Washington, D.C. — As Congress works to come to an agreement to avoid sequestration, the Center for American Progress today released “$100 Billion in Politically Feasible Defense Cuts for a Budget Deal,” an issue brief outlining targeted reductions in defense spending to put the country on a more sustainable fiscal path, while eliminating unnecessary and ineffective programs without harming our national security or economic recovery.
This issue brief recommends $100 billion in responsible reductions over 10 years as an initial target, a modest “down-payment” that would bring the defense budget back to its 2010 level in real terms. While greater savings are both possible and, we would argue, necessary, this brief outlines a menu of the most politically palatable cuts, widely endorsed by organizations on both sides of the aisle.
As Congress continues its fiscal negotiations, it should consider the following reforms:
- Eliminate the Navy’s buy of the over-budget F-35C jet and instead purchase the effective and affordable F/A-18E/F jet to save $16.62 billion over 10 years
- Reduce the size of our ground forces to their prewar levels to save $16.16 billion over 10 years
- Reform the Pentagon’s outdated health care programs to save roughly $40 billion over 10 years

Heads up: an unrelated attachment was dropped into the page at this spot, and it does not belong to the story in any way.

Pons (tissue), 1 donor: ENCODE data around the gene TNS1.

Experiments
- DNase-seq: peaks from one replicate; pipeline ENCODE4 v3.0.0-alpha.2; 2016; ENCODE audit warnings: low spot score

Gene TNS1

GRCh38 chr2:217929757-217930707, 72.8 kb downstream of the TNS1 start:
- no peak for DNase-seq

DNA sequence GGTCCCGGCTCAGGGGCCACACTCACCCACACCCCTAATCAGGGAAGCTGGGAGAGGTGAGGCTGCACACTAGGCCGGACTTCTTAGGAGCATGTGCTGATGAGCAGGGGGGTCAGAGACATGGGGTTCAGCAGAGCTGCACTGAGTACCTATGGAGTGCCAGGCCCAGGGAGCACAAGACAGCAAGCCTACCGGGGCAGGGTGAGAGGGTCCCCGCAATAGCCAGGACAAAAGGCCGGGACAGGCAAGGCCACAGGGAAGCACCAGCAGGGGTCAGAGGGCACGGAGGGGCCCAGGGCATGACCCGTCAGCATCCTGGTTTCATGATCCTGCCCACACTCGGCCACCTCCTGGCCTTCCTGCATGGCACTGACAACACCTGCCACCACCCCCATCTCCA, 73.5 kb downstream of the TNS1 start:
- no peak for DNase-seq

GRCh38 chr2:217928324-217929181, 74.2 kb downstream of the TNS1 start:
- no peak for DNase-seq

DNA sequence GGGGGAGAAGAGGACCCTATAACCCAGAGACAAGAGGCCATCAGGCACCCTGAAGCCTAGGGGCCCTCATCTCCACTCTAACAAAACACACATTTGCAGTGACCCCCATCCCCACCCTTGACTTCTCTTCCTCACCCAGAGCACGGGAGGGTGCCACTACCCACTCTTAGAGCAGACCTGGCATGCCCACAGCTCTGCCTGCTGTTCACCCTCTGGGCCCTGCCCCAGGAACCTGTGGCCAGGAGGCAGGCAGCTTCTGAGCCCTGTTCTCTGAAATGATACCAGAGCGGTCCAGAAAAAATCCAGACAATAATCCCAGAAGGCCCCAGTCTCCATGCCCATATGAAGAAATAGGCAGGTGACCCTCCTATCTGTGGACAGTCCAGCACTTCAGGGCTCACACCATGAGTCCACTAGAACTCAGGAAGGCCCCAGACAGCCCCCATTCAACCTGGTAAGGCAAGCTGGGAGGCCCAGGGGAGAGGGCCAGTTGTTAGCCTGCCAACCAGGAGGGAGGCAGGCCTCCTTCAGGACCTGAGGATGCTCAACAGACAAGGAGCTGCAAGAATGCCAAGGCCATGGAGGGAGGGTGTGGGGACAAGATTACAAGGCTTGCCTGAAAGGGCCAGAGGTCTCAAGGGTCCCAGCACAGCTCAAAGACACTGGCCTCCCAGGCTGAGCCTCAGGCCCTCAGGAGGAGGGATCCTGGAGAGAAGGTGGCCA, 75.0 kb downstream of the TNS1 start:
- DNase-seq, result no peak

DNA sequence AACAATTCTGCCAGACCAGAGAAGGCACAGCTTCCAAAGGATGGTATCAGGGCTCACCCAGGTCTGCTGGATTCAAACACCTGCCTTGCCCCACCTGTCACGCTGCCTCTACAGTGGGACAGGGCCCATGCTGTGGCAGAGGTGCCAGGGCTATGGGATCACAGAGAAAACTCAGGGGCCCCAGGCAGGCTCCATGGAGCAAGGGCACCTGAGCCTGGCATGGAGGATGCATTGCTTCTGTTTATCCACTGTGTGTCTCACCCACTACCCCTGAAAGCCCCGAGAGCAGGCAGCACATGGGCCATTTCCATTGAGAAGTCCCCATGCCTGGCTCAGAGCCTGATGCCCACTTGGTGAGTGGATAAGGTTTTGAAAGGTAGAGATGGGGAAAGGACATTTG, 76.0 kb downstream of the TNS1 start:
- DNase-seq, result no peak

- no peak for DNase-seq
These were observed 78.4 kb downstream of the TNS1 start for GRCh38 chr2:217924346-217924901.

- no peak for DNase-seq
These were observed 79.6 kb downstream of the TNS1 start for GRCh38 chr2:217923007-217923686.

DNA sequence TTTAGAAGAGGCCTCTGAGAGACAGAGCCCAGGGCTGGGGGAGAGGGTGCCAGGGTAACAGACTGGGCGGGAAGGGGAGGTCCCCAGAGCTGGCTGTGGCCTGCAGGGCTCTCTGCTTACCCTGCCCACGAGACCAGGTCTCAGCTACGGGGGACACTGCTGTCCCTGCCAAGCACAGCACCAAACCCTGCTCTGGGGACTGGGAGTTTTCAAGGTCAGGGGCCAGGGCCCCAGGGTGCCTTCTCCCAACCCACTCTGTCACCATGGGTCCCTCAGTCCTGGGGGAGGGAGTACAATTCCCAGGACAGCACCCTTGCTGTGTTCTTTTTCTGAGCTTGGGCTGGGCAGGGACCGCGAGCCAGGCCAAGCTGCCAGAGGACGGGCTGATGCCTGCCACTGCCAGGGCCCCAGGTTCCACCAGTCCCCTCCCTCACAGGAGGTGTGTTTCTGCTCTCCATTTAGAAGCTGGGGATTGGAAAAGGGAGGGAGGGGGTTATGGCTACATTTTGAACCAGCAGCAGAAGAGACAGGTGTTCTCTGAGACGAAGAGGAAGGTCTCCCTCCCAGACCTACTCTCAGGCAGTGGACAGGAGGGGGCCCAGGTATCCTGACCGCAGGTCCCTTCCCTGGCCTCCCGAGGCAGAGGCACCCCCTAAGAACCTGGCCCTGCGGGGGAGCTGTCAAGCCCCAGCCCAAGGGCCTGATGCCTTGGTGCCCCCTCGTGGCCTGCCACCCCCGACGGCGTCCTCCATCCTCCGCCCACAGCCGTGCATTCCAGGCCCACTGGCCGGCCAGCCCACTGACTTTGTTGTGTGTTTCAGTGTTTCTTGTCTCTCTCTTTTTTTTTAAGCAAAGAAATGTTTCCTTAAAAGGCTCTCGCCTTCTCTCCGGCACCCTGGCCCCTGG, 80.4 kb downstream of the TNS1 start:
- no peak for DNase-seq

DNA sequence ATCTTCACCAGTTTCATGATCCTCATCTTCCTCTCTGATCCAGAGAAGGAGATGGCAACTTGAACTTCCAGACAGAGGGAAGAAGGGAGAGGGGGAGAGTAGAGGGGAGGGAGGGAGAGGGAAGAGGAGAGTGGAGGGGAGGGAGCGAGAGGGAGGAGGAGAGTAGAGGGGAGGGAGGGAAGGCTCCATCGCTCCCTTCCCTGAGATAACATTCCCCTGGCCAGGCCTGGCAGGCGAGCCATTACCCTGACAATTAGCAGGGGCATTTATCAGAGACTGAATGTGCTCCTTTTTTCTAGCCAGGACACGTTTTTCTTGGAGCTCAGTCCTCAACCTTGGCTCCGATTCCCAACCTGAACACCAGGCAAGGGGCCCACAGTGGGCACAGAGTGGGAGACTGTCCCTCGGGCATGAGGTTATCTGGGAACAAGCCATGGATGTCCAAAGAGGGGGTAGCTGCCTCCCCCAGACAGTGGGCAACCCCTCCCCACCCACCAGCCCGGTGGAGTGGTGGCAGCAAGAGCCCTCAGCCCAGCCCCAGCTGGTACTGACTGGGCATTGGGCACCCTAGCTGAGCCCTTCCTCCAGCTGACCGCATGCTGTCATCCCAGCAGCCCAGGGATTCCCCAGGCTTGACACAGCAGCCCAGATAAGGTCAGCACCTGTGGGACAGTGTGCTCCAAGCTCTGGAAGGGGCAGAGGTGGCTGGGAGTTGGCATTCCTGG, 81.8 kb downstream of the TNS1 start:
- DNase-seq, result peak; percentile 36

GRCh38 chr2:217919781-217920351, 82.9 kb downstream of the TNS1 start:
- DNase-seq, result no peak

- Reduce the number of deployed nuclear weapons to 1,100 by 2022 to save at least $28 billion over 10 years
Responsible reductions in defense spending would force the Pentagon to better manage taxpayer money. Over the past decade, despite tremendous increases in defense spending, the Pentagon’s equipment has aged and the size of its combat fleets has shrunk, as the department squandered $50 billion on weapons programs that were later cancelled and struggled with cost overruns on many of its major procurement programs. The Pentagon has been so poorly managed that it is unable to even conduct an audit—although it has set a goal of being audit-ready by 2014. The keystone of our country’s national security apparatus cannot keep track of how or on what its money is spent.
The cuts outlined in this analysis represent a politically feasible first step to be taken as part of a fiscal bargain to head off sequestration. That said, these cuts will not address the root causes of the growth in the defense budget. Fundamental reforms to the Pentagon’s procurement processes and personnel policies—including retirement reform—along with examinations of rising operations and maintenance costs and the pervasive use of contractors, will still be necessary. But such reforms will never happen while the Pentagon and Congress live in the looming shadow of sequestration and the expiration of the middle-class tax breaks. These steps will allow Congress to reach a workable deal and buy time to address more fundamental issues.